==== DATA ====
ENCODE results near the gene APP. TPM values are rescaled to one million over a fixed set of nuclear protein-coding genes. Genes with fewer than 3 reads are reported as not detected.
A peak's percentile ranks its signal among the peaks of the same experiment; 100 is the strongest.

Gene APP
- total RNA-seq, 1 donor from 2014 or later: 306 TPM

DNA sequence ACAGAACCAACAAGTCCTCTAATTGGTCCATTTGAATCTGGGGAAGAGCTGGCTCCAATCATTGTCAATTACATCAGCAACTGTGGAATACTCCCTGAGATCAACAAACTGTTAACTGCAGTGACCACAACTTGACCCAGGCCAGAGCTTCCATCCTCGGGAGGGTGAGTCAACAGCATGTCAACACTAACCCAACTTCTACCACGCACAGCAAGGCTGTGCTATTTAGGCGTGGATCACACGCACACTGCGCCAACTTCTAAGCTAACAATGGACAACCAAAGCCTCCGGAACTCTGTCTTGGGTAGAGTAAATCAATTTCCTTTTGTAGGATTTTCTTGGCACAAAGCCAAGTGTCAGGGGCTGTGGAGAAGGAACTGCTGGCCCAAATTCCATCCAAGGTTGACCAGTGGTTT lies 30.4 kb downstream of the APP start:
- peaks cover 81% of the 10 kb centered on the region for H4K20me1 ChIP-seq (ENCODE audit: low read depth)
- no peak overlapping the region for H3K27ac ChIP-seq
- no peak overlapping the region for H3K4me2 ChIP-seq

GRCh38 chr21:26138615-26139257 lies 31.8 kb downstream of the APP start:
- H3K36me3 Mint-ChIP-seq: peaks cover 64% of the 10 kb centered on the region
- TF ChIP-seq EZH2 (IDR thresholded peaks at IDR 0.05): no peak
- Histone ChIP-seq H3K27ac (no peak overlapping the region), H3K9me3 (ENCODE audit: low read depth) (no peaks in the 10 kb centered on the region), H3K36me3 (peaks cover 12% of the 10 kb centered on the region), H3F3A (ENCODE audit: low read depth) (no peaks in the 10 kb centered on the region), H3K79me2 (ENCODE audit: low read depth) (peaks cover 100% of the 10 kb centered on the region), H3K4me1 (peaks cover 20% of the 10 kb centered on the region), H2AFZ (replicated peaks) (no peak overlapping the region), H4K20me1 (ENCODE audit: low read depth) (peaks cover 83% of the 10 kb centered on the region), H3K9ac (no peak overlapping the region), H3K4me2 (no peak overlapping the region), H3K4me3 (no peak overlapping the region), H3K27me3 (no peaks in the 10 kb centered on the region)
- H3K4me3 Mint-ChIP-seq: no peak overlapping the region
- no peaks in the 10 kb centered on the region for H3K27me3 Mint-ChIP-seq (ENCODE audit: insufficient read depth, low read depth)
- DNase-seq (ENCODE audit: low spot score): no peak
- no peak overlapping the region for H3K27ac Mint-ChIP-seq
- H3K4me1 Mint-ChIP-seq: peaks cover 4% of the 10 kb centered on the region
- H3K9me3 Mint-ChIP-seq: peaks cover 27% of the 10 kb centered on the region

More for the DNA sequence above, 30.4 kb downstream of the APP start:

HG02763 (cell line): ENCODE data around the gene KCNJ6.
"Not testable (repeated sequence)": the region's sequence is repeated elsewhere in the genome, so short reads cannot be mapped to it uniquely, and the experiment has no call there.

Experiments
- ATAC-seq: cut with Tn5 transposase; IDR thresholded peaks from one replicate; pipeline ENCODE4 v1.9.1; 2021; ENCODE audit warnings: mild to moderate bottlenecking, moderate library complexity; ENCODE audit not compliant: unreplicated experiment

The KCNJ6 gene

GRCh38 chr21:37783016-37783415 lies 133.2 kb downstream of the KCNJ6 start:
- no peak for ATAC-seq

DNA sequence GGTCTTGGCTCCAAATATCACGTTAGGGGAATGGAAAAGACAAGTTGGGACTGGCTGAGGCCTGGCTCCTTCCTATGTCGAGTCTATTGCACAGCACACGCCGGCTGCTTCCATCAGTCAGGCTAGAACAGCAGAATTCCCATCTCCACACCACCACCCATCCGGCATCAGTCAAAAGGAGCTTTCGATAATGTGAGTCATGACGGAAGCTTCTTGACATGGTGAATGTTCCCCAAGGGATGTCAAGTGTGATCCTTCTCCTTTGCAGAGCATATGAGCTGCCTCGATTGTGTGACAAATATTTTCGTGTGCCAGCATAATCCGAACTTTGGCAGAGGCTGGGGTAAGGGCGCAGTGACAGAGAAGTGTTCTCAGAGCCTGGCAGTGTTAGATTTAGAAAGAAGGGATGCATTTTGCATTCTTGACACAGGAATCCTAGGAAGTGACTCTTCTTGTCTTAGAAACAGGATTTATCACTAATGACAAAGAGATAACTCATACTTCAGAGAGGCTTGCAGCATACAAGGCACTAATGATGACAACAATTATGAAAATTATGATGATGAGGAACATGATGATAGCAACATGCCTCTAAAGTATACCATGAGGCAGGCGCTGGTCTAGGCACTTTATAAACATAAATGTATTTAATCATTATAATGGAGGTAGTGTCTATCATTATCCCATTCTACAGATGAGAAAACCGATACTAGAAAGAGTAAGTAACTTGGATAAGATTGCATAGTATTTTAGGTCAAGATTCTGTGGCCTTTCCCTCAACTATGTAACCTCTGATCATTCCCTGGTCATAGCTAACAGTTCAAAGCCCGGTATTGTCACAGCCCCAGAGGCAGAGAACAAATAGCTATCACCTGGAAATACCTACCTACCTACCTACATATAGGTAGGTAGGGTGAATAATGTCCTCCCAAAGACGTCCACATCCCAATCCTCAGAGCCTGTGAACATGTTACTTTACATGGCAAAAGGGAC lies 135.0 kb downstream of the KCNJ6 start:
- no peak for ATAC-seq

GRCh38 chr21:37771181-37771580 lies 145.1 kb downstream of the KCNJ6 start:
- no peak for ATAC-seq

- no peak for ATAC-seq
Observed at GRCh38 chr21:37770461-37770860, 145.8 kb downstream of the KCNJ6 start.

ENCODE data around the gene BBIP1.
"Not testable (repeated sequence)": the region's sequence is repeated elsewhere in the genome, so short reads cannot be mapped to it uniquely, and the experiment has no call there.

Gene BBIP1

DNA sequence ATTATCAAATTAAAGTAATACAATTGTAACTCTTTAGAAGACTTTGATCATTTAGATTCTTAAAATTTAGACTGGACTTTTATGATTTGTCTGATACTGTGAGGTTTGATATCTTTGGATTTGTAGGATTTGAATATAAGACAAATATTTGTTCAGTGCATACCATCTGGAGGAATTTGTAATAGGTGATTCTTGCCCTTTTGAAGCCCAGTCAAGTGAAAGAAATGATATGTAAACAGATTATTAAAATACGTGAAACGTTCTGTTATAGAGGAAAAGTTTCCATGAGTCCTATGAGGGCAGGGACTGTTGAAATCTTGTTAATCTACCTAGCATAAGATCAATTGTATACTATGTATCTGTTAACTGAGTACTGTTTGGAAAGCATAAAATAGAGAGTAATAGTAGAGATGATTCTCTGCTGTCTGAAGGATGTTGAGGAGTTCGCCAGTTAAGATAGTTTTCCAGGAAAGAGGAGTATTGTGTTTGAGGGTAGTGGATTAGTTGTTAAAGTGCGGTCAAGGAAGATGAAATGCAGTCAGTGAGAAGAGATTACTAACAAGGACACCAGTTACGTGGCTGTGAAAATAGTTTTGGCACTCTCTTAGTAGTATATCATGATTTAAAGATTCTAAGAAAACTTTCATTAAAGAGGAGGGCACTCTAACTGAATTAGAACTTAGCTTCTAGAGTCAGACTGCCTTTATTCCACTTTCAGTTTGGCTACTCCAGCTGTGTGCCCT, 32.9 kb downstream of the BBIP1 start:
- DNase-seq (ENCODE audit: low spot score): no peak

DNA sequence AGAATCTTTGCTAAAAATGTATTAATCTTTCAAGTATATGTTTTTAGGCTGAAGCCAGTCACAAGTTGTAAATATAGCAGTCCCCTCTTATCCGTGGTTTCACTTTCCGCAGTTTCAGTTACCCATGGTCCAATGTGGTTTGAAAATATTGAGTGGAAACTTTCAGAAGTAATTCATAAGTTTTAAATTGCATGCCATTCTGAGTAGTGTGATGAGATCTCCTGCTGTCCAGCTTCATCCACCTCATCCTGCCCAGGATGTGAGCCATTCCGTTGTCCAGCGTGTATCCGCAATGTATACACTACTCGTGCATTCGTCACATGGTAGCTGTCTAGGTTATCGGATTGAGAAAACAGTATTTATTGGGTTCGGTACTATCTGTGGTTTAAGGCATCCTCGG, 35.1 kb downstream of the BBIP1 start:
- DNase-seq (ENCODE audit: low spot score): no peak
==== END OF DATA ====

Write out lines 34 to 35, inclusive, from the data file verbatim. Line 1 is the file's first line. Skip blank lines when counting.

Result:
"Not testable (repeated sequence)": the region's sequence is repeated elsewhere in the genome, so short reads cannot be mapped to it uniquely, and the experiment has no call there.

Gene BBIP1